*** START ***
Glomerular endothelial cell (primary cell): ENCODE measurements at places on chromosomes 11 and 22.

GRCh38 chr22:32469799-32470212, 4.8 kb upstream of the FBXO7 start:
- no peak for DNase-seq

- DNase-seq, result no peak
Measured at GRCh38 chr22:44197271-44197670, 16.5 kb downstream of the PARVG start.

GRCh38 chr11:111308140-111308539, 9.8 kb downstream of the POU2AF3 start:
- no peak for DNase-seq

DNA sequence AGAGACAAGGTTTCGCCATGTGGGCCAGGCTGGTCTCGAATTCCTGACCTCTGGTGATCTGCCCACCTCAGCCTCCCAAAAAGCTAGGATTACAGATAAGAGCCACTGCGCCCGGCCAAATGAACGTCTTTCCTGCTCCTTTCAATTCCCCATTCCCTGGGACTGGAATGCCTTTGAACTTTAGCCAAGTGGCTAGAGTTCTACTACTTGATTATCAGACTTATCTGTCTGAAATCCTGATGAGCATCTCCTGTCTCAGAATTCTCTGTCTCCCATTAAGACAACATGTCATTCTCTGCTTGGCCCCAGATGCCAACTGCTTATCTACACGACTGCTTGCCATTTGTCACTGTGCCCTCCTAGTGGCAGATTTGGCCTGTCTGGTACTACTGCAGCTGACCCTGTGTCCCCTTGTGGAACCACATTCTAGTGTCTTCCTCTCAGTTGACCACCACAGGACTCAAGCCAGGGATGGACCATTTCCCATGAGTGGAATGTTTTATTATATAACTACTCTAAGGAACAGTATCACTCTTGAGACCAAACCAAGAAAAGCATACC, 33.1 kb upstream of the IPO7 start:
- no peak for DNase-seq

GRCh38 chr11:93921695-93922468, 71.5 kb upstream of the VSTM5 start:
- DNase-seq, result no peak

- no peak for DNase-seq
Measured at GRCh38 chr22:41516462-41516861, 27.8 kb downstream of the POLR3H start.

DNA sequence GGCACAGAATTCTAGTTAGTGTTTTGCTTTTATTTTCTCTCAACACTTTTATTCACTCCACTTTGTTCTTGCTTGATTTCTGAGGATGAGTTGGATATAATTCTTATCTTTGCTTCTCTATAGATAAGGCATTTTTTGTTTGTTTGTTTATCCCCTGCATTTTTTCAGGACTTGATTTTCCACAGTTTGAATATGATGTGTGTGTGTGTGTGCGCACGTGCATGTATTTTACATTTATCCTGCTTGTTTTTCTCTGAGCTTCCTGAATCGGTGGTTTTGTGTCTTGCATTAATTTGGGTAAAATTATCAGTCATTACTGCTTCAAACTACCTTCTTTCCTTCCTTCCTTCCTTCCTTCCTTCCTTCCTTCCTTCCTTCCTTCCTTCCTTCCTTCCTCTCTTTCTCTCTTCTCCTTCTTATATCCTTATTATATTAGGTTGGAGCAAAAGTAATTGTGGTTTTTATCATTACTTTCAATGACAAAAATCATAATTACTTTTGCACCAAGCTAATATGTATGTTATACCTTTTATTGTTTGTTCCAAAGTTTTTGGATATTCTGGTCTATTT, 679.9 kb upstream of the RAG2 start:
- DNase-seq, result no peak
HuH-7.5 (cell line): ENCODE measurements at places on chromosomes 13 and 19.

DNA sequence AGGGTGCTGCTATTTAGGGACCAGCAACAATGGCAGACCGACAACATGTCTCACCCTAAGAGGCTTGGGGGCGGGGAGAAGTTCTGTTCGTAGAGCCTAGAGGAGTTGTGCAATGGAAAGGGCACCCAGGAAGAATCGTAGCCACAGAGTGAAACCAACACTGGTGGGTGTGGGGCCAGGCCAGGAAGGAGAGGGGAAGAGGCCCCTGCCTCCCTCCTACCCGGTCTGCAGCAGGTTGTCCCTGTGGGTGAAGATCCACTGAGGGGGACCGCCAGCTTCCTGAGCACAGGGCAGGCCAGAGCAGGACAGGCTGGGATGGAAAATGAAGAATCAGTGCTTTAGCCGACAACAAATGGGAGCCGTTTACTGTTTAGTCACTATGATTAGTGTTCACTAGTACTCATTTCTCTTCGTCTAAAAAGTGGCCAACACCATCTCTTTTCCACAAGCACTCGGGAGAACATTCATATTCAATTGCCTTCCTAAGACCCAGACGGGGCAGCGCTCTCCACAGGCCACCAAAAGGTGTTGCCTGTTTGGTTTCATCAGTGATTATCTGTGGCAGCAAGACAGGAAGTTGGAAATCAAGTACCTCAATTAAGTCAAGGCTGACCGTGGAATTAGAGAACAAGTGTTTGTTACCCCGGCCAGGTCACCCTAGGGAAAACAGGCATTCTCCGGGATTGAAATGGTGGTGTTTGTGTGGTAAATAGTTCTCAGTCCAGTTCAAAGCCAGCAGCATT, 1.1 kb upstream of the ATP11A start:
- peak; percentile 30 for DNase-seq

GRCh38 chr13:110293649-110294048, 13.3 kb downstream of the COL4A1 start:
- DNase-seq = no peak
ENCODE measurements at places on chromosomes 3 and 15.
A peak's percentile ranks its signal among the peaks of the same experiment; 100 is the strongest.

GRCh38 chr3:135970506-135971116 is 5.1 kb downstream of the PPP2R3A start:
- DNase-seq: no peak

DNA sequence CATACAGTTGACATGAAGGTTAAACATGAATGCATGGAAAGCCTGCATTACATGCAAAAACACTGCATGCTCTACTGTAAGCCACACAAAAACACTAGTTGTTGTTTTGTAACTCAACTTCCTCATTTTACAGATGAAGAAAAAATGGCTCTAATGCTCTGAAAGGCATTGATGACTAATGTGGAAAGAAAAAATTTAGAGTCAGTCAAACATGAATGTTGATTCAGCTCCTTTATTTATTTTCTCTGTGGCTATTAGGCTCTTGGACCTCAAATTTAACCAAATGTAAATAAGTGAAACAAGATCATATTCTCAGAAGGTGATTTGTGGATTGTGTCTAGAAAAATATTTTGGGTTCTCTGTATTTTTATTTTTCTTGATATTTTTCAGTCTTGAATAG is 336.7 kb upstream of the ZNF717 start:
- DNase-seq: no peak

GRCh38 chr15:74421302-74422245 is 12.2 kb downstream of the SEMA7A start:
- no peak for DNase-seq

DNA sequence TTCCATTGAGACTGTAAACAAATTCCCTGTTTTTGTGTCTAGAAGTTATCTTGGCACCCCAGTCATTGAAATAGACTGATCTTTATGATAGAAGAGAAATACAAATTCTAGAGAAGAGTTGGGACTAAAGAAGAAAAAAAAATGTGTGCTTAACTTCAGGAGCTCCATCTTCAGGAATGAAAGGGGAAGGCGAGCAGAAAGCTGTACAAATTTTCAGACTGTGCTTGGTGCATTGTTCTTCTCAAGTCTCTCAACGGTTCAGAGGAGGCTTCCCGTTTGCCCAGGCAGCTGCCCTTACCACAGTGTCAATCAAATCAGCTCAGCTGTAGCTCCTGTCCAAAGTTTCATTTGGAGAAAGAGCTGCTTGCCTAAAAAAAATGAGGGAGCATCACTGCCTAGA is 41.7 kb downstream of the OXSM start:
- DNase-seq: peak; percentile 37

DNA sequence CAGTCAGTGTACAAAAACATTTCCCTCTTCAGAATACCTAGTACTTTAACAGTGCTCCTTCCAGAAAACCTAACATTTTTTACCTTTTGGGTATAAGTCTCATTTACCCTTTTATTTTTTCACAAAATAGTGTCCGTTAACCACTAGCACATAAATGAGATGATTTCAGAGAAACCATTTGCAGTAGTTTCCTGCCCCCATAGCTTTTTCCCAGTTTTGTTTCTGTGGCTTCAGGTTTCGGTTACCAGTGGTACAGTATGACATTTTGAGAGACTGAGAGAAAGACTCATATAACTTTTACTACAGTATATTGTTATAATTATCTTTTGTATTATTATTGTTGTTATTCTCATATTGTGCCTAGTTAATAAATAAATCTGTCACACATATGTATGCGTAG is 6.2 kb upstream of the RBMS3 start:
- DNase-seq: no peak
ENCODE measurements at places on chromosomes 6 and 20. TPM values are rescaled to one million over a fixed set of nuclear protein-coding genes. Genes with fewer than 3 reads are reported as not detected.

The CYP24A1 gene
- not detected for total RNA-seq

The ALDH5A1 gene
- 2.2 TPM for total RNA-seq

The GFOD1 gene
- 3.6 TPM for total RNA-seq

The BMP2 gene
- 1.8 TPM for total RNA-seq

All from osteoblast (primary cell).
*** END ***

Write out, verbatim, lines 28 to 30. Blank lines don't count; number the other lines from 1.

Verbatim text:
- no peak for DNase-seq

DNA sequence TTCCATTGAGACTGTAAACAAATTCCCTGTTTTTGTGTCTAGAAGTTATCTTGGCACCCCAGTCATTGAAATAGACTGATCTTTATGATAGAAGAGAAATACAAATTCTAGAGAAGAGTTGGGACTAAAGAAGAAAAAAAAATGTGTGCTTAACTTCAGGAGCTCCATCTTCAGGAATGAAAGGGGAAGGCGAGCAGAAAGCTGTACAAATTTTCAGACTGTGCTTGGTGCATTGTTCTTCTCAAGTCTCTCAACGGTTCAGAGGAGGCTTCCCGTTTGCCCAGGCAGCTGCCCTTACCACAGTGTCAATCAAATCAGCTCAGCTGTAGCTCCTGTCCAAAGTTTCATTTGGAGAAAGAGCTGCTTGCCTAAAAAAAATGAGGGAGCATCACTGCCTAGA is 41.7 kb downstream of the OXSM start:
- DNase-seq: peak; percentile 37